State Delays Decision on National Grid Expansion of Greenpoint Gas Facility—Again
These excerpts are reprinted from City Limits. Read the full article by Liz Donovan.
The New York State Department of Environmental Conservation has once again delayed the timeline of National Grid’s permit application related to the controversial Greenpoint Energy Project in North Brooklyn.
The application timeline, which was set for a decision on May 7, has been suspended “subject to National Grid commencing and resolving a public proceeding before the New York State Public Service Commission [PSC] to evaluate whether the proposed project is demonstrably needed for reliability purposes,” a DEC spokesperson told City Limits in a statement Sunday night.
But critics argue that adding new infrastructure supporting fracked gas is not in line with the state’s aggressive climate legislation, the Climate Leadership and Community Protection Act (CLCPA), which requires the state to reduce its greenhouse gas emissions 40 percent from 1990-levels by 2030, and 85 percent by 2050.
In August, the Public Service Commission unanimously voted to approve a rate increase associated with the pipeline, a decision protested by legislators, including Senate Majority Leader Chuck Schumer.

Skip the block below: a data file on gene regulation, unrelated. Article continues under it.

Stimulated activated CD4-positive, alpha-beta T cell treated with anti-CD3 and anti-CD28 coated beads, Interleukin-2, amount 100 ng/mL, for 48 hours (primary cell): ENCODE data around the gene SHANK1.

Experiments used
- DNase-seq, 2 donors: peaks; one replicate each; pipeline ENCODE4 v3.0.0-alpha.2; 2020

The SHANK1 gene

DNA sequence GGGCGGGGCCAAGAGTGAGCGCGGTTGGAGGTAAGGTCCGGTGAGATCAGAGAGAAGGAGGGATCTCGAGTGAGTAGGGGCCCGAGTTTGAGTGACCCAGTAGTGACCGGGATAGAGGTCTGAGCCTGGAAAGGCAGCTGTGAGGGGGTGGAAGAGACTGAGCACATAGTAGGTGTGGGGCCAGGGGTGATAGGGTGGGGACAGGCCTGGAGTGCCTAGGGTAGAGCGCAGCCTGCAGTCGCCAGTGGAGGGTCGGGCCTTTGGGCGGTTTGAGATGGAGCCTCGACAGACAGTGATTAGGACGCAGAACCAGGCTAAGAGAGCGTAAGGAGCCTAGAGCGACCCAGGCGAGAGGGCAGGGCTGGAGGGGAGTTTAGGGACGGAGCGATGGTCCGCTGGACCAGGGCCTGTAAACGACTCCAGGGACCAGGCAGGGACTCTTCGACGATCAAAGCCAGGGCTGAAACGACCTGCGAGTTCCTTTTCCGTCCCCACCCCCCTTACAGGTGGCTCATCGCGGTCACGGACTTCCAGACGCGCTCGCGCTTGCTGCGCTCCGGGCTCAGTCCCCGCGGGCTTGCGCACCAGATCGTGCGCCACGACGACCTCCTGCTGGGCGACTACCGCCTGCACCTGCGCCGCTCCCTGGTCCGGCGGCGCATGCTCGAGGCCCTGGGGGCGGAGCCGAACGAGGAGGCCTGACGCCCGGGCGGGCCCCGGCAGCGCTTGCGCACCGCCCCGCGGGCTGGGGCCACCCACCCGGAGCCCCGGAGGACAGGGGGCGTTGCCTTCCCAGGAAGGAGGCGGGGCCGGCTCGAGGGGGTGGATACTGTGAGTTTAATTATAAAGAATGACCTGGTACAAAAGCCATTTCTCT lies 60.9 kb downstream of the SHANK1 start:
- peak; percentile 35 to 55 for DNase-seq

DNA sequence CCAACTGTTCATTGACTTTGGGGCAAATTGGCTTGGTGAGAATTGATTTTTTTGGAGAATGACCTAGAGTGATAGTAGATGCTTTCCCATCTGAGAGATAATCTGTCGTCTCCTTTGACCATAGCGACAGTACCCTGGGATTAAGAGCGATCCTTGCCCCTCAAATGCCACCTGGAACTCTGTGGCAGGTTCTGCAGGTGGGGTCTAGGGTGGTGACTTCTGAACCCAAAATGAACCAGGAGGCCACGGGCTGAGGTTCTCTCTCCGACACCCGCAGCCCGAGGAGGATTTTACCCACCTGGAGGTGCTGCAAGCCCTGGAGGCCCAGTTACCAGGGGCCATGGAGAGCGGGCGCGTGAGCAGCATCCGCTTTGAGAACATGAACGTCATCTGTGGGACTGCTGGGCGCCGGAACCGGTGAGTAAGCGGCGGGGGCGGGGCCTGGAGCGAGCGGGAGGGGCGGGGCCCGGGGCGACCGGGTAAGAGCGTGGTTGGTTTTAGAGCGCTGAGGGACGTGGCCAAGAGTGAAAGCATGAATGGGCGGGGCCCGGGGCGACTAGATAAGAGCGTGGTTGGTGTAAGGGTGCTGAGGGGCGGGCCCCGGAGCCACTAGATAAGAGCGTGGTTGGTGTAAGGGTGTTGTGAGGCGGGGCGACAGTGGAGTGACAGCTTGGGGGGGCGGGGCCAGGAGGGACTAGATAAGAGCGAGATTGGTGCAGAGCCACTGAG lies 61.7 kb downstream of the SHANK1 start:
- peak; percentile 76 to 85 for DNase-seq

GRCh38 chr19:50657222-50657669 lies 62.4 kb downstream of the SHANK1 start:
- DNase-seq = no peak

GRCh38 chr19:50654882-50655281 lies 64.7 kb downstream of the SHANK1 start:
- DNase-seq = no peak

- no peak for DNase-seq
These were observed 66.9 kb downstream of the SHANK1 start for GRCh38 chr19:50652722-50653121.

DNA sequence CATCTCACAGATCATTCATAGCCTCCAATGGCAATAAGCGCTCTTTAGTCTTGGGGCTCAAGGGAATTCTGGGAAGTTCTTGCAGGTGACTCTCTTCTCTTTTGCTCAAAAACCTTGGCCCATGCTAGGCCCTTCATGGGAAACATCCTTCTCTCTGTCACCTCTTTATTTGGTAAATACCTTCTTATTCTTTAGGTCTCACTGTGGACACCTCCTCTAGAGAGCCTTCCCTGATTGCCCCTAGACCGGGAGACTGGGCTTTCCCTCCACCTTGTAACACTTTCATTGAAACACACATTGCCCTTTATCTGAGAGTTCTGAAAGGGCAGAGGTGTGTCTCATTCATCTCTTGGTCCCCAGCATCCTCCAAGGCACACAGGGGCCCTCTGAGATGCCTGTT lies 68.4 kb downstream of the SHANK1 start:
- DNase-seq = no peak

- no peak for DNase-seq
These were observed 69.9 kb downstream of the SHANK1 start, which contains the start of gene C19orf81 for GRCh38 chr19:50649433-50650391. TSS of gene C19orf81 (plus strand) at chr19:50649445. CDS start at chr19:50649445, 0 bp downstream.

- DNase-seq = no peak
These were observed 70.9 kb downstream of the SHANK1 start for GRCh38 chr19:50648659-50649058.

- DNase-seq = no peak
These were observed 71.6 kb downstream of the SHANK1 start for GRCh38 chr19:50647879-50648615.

Shortly after, Brooklyn residents filed a federal civil rights complaint against National Grid alleging that the pipeline project disproportionately and negatively impacts communities of color, who face higher-than-average asthma rates that may be linked to high-polluting infrastructure, —such as highways, power plants and waste transfer facilities—concentrated in their neighborhoods.
The Department of Public Service was also named in the complaint, which was filed by the Civil Rights and Disability Justice Clinic at New York Law School and the National Center for Law and Economic Justice, for not conducting an adequate assessment of how the project would affect Black and Latino residents in its vicinity.